Given that each droplet coalescence event reduces the number of CCN by one, Eq. (2) can also be interpreted as being a loss rate for the CCN. To explicitly solve Eq. (2), a bin microphysics scheme and the full DSD is required. However, deployment of bin microphysics in a numerical model needs considerable computational expense, so the microphysical schemes in LES and general circulation models (GCMs) are mostly of the bulk form, which solve the prognostic equations only for the bulk parameters such as and . Further, by using Eq. (2) and the parcel modeling, the time scale of droplet depletion and its dependence on and cannot be easily explored and examined. Thus, we use CSET observations to derive a parameterization for as a function of bulk parameters, which may provide more insight into the time scale of droplet depletion by collision–coalescence. In addition, with the parameterization of droplet coalescence-scavenging rate, we will explore the role of adiabaticity in the collision-scavenging process. With the in situ measurements of DSDs [i.e., droplet size distribution from CDP and 2D cloud (2DC) probes of only the cloudy samples] from CSET (the details of the measurements used here and the criteria for choosing the cloudy samples are summarized in Part I), we fit the following formula to the droplet loss rate calculated from the SCE [Eq. (2)]:
e3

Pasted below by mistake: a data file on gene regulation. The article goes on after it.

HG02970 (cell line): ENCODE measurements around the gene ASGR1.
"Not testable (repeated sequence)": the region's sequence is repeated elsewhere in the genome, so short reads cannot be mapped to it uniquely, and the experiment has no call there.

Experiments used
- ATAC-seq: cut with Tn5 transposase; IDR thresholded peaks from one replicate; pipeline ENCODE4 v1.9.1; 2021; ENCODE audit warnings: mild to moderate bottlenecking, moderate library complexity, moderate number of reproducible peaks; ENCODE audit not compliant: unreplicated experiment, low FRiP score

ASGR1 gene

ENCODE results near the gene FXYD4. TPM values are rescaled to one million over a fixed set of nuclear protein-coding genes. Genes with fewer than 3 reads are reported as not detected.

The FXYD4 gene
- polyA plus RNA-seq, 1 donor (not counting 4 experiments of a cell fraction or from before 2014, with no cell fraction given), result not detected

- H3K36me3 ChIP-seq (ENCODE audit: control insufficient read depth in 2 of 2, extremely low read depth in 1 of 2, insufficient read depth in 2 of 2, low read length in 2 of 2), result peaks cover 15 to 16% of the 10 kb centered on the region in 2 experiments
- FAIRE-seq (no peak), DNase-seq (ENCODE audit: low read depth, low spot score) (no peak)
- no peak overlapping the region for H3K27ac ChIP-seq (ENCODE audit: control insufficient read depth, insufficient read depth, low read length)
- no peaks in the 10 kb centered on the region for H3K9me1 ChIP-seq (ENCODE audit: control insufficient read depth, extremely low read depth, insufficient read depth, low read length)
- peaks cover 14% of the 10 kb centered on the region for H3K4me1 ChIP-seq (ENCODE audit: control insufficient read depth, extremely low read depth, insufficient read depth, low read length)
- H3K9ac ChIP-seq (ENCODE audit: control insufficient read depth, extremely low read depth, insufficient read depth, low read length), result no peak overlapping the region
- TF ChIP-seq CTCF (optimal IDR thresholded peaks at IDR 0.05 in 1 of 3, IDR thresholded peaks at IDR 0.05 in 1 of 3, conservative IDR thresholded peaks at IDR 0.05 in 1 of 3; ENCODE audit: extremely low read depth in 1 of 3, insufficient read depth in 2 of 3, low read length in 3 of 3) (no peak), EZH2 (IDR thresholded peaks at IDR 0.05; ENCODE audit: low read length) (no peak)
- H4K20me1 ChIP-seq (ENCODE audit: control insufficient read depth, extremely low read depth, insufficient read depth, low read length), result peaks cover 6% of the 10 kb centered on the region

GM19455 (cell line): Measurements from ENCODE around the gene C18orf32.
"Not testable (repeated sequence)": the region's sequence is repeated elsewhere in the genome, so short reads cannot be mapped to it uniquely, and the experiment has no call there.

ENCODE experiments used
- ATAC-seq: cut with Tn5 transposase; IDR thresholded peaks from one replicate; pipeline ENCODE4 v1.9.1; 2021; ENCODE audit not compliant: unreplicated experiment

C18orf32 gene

Note that units of , , and in Eq. (3) are m−3 s−1, m−3, and kg m−3. The values of a, b, and c from the best fitting are 8 × 104 (7 × 104, 9 × 104), 0.55 (0.545, 0.555), and 1.37 (1.36, 1.375), where the values in parentheses are the lower and upper confidence bounds of the 95% confidence interval. Figure 12 shows the comparison of Eq. (3) with the values calculated by SCE, indicating that the bulk parameterization of Eq. (3) agrees fairly well with the SCE (correlation coefficient of 0.84). It should be noted that most of the bulk microphysics models divide condensate into cloud and rain and calculate the loss of in terms of the sum of autoconversion and accretion processes. The derived droplet loss rate from SCE [Eq. (2)] combines both of these effects and describes them in terms of a single , which is simpler than one would use in a bulk parameterization and is useful for our purpose here. To further examine the accuracy of the parameterization, calculated from the bin microphysics parcel model (i.e., blue lines in Figs. 5c and 9c) can serve as the benchmark for the parameterized formula of Eq. (3).

Fig. 12.
Fig. 12.